“For this specific flight, Nucleus carried 3 technical experiments aloft. The most important one being the ASC/UiO 4D-SPACE module loaded with its 6 daughter payloads. During flight, the daughters were released 2 at the time when the rocket passes 60 km altitude. They measured small-scale plasma structures and transmitted data back to the main 4D-Space module. In addition we also tested a newly ASC developed pyrotechnical system and an inertial unit (IMU) from Sensonor AS”, said Kolbjørn Blix, Director of Space Systems at Andøya Space Center.

Nammo is hoping that the new propulsion technology demonstrated with Nucleus will be able to power future launch vehicles for small satellites.

“Over the next few years there are plans to launch thousands of small satellites. The benefit of our new hybrid rocket motor is they can lift them into orbit with the accuracy of a liquid fueled engine, but without the associated complexity and costs, making it ideal for smaller European launch sites,” said Onno Verberne, Nammo’s VP of Business Development for space.

Today, only a select few nations – Russia, India, China, USA, France and Japan – have the capacity to build launch vehicles for satellites and send them into space from home bases. If the technology demonstrated in the Nucleus is successful, Norway has the potential to join them.

Facts about Nucleus.

The Nucleus rocket is 9 meters long and has a total weight of around 800 kg. The motor gives a thrust of 30 KN (3 tons). The planned future version of the engine would give 75-100 KN of thrust.

https://www.nammo.com/newsroom/#/pressreleases/nucleus-completes-successful-first-launch-2721547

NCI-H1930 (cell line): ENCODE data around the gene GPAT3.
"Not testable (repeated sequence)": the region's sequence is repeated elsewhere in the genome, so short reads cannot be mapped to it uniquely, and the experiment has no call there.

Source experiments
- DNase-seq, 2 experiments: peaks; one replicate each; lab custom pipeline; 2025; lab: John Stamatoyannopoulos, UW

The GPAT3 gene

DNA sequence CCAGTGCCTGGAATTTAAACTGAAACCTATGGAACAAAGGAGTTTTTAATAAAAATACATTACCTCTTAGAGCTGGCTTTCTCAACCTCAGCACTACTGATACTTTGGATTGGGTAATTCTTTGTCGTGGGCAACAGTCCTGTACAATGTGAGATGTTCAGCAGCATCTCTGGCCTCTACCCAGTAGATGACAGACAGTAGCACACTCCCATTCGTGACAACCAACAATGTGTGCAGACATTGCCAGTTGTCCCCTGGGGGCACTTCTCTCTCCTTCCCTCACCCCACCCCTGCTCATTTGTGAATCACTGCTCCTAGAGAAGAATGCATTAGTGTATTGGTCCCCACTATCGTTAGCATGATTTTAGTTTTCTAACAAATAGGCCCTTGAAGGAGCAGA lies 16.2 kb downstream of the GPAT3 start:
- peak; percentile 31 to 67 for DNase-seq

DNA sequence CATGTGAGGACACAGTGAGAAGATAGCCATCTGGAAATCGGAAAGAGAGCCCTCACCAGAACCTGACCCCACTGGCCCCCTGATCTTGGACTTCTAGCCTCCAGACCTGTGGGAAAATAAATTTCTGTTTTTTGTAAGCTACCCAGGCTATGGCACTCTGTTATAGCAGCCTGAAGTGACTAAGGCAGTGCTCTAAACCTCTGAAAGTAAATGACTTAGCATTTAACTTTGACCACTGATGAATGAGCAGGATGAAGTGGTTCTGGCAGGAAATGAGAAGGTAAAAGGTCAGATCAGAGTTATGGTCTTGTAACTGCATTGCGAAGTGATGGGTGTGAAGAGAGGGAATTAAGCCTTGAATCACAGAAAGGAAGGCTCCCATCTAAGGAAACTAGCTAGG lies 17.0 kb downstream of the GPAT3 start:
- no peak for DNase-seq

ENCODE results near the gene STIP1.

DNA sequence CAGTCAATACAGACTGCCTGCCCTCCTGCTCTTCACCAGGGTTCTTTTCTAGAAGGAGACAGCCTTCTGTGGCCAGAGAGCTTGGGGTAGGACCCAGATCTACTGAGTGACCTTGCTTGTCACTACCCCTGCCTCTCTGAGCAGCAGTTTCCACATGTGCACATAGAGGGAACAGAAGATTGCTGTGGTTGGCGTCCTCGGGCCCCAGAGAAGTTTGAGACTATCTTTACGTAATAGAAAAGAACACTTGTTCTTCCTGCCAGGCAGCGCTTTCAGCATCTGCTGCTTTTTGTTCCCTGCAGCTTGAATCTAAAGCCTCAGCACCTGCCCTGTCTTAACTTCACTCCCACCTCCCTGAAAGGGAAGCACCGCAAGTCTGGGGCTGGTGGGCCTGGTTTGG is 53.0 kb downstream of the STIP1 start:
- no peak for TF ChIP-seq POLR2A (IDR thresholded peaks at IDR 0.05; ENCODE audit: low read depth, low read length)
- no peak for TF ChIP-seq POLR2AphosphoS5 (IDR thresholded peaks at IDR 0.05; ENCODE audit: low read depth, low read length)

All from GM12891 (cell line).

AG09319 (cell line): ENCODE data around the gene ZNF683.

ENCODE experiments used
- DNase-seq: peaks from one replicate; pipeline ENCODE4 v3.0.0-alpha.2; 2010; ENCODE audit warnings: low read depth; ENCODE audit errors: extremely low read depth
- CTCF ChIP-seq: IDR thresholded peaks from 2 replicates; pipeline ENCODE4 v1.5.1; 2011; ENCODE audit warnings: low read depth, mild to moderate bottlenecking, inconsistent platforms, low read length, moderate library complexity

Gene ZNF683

Image credit: Nammo


Offline bolun

  • Senior Member
  • *****
  • Posts: 3423
  • Europe
  • Liked: 770
  • Likes Given: 108
Re: Norway NSLV
« Reply #44 on: 09/28/2018 07:17 am »
ESA's article and some pics: Norway takes the lead in hybrid propulsion

Credits: Nammo

Offline Steven Pietrobon

  • Member
  • Senior Member
  • *****
  • Posts: 32478
  • Adelaide, Australia
    • Steven Pietrobon's Space Archive
  • Liked: 21073
  • Likes Given: 3633
Re: Norway NSLV
« Reply #45 on: 09/28/2018 07:56 am »
Video of the launch.

Akin's Laws of Spacecraft Design #1:  Engineering is done with numbers.  Analysis without numbers is only an opinion.

Offline Steven Pietrobon

  • Member
  • Senior Member
  • *****
  • Posts: 32478
  • Adelaide, Australia
    • Steven Pietrobon's Space Archive
  • Liked: 21073
  • Likes Given: 3633
Re: Norway NSLV
« Reply #46 on: 09/28/2018 07:58 am »
twitter.com/esa_sts/status/1045334477571051522

Space Transportation
‏ @esa_sts
16 hours ago

Today, Norway’s first hybrid rocket to reach space demonstrated new hybrid propulsion technology for a cleaner, safer, more flexible method of powering small launch vehicles. Congratulations @Nammo ! #FLPP  http://www.esa.int/Our_Activities
« Last Edit: 09/30/2018 05:07 am by Steven Pietrobon »
Akin's Laws of Spacecraft Design #1:  Engineering is done with numbers.  Analysis without numbers is only an opinion.

Tags:
 

Advertisement NovaTech
Advertisement SkyTale Software GmbH
Advertisement Northrop Grumman
Advertisement
Advertisement Brady Kenniston
Advertisement NextSpaceflight
Advertisement Nathan Barker Photography
0